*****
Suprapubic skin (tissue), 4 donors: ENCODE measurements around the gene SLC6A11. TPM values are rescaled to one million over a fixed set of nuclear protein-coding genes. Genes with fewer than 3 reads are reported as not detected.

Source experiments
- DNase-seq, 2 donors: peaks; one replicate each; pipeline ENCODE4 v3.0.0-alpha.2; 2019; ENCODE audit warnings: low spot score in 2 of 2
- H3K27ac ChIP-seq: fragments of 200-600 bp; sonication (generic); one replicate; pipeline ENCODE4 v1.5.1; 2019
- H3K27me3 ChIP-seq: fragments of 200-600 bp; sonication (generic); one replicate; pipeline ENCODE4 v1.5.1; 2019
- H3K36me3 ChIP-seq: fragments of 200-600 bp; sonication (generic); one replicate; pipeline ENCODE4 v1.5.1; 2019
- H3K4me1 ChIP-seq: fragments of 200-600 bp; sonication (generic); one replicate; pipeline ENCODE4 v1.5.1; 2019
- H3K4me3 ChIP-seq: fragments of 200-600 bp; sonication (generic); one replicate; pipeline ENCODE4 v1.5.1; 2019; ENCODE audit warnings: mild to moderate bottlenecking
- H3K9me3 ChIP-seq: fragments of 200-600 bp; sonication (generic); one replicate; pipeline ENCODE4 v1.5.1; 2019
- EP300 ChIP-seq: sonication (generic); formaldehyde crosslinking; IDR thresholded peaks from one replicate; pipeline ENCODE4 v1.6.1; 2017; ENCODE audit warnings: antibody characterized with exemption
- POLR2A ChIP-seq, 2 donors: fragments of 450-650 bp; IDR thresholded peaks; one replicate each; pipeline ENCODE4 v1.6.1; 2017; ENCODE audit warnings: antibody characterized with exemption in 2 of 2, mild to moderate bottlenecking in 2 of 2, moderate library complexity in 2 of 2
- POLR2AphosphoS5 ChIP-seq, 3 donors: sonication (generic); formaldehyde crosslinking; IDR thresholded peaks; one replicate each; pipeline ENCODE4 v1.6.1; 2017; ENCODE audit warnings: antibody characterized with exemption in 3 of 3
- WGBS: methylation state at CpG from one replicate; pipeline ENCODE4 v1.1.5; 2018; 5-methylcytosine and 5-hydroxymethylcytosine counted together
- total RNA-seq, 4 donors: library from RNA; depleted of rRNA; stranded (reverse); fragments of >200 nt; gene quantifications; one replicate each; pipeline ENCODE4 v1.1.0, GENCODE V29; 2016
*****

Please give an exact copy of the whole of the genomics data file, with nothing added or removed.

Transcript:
Suprapubic skin (tissue), 4 donors: ENCODE measurements around the gene SLC6A11. TPM values are rescaled to one million over a fixed set of nuclear protein-coding genes. Genes with fewer than 3 reads are reported as not detected.

Source experiments
- DNase-seq, 2 donors: peaks; one replicate each; pipeline ENCODE4 v3.0.0-alpha.2; 2019; ENCODE audit warnings: low spot score in 2 of 2
- H3K27ac ChIP-seq: fragments of 200-600 bp; sonication (generic); one replicate; pipeline ENCODE4 v1.5.1; 2019
- H3K27me3 ChIP-seq: fragments of 200-600 bp; sonication (generic); one replicate; pipeline ENCODE4 v1.5.1; 2019
- H3K36me3 ChIP-seq: fragments of 200-600 bp; sonication (generic); one replicate; pipeline ENCODE4 v1.5.1; 2019
- H3K4me1 ChIP-seq: fragments of 200-600 bp; sonication (generic); one replicate; pipeline ENCODE4 v1.5.1; 2019
- H3K4me3 ChIP-seq: fragments of 200-600 bp; sonication (generic); one replicate; pipeline ENCODE4 v1.5.1; 2019; ENCODE audit warnings: mild to moderate bottlenecking
- H3K9me3 ChIP-seq: fragments of 200-600 bp; sonication (generic); one replicate; pipeline ENCODE4 v1.5.1; 2019
- EP300 ChIP-seq: sonication (generic); formaldehyde crosslinking; IDR thresholded peaks from one replicate; pipeline ENCODE4 v1.6.1; 2017; ENCODE audit warnings: antibody characterized with exemption
- POLR2A ChIP-seq, 2 donors: fragments of 450-650 bp; IDR thresholded peaks; one replicate each; pipeline ENCODE4 v1.6.1; 2017; ENCODE audit warnings: antibody characterized with exemption in 2 of 2, mild to moderate bottlenecking in 2 of 2, moderate library complexity in 2 of 2
- POLR2AphosphoS5 ChIP-seq, 3 donors: sonication (generic); formaldehyde crosslinking; IDR thresholded peaks; one replicate each; pipeline ENCODE4 v1.6.1; 2017; ENCODE audit warnings: antibody characterized with exemption in 3 of 3
- WGBS: methylation state at CpG from one replicate; pipeline ENCODE4 v1.1.5; 2018; 5-methylcytosine and 5-hydroxymethylcytosine counted together
- total RNA-seq, 4 donors: library from RNA; depleted of rRNA; stranded (reverse); fragments of >200 nt; gene quantifications; one replicate each; pipeline ENCODE4 v1.1.0, GENCODE V29; 2016